Hundreds of thousands of Floridians owe their jobs to international trade and investment. The benefits of international commerce are reflected in the voting record of the state’s congressional delegation, which overwhelmingly supported free trade agreements (FTAs) with Colombia, Panama, and South Korea in 2011.
However, the state’s elected representatives have not always supported trade policies that would benefit most people in the state. In 2013, most of Florida’s Representatives and both Florida Senators voted against reforming the U.S. sugar program, which would have dramatically reduced the cost of sugar.
Florida’s congressional delegation can best represent Floridians by continuing to support agreements that reduce trade barriers. Florida’s elected representatives should also oppose U.S. policies that protect special interests from competition while driving up prices for everyone else. Giving people in Florida the freedom to buy sugar produced in other countries and reforming maritime laws that hinder job-creating waterborne commerce would be a good start.
Foreign Investment Supports Florida Jobs
Some critics of free trade argue that U.S. workers cannot compete with low-wage workers in other countries, but the facts show otherwise. The United States is a magnet for job-creating foreign investment. For example, in October 2014, Brazilian aircraft manufacturer Embraer announced plans to add 600 new aircraft production jobs in Melbourne, Florida. Over 245,000 people in Florida work for U.S. affiliates of foreign companies ranging from Airbus to Zurich Insurance Group. That is more than the entire population of Tallahassee.
Enterprise Florida reported:
Attracted by its large and booming economy, stable business environment, and international workforce, new business investments from around the world pour into Florida every year, making it one of the top U.S. destinations for foreign direct investment (FDI).
Imports Create Jobs and Benefit Consumers
More than 1.8 million Floridians are employed in the wholesale, retail, and transportation industries, moving and selling goods made in the United States and around the world.
Millions of Americans benefit from fresh fruit, vegetables, fish, flowers, and other goods from South America that arrive via Miami International Airport. Every day, 32,000 boxes of flowers from Colombia and other South American countries arrive at Miami’s airport for delivery across the United States. More than 6,000 people work for flower importers, bouquet companies, brokers, and related companies in Florida. Americans are happier and healthier as a result of these imports.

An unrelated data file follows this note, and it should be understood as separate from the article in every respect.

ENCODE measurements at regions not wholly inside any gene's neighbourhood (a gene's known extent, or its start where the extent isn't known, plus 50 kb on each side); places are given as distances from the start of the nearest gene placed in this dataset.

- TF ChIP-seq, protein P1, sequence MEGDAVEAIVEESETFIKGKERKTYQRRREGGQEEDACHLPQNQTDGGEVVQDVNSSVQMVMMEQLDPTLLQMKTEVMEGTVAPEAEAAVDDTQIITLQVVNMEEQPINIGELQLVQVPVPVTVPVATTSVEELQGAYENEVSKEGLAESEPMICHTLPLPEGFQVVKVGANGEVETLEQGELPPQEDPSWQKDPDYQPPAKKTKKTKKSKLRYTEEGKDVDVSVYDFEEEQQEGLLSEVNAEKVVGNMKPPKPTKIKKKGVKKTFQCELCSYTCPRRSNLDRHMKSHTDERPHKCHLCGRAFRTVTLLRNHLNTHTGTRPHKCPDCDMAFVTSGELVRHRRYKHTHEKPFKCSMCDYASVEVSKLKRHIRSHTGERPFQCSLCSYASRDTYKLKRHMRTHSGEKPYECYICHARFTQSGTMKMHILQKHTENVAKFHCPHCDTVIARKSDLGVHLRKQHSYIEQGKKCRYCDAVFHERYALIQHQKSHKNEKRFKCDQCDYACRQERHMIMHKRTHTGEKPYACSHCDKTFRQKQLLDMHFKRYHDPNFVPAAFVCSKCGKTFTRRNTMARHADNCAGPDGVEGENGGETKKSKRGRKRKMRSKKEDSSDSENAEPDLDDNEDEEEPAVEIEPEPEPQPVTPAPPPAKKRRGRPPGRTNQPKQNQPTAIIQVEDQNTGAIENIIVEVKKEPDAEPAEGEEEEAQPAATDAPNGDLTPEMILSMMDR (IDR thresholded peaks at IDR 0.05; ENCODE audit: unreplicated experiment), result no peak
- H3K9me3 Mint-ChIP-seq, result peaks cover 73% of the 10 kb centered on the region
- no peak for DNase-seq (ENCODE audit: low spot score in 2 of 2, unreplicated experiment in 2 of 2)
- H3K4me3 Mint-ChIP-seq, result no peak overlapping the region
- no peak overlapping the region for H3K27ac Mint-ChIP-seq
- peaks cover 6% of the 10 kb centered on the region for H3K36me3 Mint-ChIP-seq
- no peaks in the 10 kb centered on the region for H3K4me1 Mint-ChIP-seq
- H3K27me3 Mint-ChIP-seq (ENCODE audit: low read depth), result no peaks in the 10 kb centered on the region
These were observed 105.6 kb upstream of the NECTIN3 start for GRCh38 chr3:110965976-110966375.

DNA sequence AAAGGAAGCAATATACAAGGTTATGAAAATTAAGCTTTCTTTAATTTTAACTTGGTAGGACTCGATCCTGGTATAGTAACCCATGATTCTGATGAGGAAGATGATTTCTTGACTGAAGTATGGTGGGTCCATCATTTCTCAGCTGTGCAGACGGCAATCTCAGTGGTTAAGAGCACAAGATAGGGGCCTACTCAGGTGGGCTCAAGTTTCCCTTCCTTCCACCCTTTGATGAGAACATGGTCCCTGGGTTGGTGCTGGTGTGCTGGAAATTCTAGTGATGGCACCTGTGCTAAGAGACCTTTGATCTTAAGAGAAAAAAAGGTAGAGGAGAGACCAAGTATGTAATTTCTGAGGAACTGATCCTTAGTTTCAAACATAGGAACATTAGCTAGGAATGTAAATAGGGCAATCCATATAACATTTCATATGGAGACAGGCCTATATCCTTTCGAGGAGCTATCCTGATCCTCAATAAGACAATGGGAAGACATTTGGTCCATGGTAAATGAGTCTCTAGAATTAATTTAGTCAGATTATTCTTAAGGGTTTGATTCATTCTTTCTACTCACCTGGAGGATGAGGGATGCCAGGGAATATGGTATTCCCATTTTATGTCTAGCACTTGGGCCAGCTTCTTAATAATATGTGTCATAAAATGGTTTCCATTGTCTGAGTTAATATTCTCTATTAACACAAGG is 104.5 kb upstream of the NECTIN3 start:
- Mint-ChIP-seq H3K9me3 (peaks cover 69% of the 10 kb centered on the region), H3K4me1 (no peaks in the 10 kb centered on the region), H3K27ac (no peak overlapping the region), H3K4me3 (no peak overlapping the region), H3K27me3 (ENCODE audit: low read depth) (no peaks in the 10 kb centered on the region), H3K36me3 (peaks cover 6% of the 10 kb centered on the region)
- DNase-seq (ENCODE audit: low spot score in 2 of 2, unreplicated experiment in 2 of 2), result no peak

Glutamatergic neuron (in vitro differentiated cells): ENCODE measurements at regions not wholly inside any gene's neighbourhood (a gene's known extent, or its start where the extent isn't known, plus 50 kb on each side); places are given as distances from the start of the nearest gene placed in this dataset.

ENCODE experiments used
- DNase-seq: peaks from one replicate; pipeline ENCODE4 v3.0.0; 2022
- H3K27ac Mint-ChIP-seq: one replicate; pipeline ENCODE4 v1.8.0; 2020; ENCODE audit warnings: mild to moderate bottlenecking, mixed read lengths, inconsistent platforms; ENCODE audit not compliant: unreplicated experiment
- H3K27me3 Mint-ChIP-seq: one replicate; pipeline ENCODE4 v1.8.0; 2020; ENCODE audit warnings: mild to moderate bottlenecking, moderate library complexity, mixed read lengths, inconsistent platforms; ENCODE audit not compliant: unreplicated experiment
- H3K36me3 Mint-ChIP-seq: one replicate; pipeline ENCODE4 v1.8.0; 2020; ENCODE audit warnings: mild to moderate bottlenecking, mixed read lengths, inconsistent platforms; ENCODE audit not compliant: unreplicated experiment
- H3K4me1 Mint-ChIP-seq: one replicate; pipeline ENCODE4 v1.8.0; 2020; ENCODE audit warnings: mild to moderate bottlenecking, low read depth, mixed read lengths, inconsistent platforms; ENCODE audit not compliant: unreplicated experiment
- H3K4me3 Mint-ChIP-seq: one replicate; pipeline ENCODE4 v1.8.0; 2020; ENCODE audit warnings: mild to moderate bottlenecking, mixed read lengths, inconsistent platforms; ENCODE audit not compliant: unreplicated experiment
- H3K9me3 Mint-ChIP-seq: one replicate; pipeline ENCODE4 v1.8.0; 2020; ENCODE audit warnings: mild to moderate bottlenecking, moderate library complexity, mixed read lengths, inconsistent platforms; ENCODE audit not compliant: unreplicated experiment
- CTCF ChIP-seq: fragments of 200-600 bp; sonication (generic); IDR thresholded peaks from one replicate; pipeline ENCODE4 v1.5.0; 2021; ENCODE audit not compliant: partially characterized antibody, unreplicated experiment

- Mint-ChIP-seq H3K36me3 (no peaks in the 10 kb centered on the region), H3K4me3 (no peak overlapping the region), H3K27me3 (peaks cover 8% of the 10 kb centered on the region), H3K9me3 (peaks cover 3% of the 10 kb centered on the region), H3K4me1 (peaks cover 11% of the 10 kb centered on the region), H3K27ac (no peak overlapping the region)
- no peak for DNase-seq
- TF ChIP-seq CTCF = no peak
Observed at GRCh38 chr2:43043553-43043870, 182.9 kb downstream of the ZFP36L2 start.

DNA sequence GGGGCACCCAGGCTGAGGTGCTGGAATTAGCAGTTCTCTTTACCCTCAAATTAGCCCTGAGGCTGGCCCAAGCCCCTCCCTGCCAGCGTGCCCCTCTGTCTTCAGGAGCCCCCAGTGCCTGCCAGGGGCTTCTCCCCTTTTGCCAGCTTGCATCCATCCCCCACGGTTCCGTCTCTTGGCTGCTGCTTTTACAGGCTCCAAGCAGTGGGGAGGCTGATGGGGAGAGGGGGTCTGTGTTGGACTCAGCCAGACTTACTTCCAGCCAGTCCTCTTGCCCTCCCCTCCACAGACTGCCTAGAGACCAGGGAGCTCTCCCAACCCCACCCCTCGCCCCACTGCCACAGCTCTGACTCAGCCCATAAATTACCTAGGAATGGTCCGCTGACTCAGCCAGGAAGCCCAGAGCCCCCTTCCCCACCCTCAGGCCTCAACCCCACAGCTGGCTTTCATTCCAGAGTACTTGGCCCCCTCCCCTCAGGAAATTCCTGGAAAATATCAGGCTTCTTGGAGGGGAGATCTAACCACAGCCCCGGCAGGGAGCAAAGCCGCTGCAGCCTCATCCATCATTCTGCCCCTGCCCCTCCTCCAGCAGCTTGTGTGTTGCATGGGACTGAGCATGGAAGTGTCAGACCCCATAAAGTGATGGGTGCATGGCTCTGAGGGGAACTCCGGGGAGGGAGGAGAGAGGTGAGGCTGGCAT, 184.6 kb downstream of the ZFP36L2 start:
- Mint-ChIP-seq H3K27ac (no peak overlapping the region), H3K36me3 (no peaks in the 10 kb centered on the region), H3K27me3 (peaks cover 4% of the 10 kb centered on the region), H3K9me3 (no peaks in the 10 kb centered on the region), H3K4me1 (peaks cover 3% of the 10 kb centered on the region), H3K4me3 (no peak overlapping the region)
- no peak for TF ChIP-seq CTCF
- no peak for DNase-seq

To paraphrase James Glassman, visiting fellow at the American Enterprise Institute, free trade fights cancer by making fresh fruits and vegetables more affordable. Many Americans can thank imports arriving via Miami for the fresh fruit and vegetables at their local supermarkets. Miami’s proximity to the Caribbean and South America makes it a leading destination for avocadoes from Chile, melons from Costa Rica, mangoes from Ecuador, pineapples from Guatemala and Honduras, and grapes from Peru. From Miami, produce is shipped across the United States, providing residents of Chicago and New York with fresh fruits and vegetables in the middle of winter within days of the produce reaching the United States.
Over half of U.S. imports are intermediate goods used by U.S. manufacturers. According to a study by the Peterson Institute for International Economics, the use of imported inputs from 1961 to 2000 added $1.1 trillion to the U.S. economy, equivalent to $9,400 per household.
Exports Boost Florida’s Economy
According to the U.S. International Trade Administration, 275,221 Florida jobs are supported by exports. Exports of goods from Florida are up 10.7 percent since 2010, from $55.4 billion to $61.3 billion.
Many sectors of Florida’s economy benefit from exports. Exports account for 18.3 percent of Florida’s manufacturing jobs. In 2012, Florida exported $3.6 billion in agricultural products, equivalent to nearly 40 percent of the state’s total agricultural output. Florida’s service industries, including the travel and professional service sectors, account for another $33 billion in exports.
U.S. free trade agreements have expanded Florida’s export opportunities. About one-third of Florida exports go to countries that have trade agreements with the United States. Exports to Canada and Mexico are up 173 percent since the North American Free Trade Agreement (NAFTA) took effect in 1994. Likewise, Florida’s exports to Chile have increased by 320 percent since the U.S.–Chile Free Trade Agreement was implemented in 2004.
International Trade Is Not Responsible for Job Losses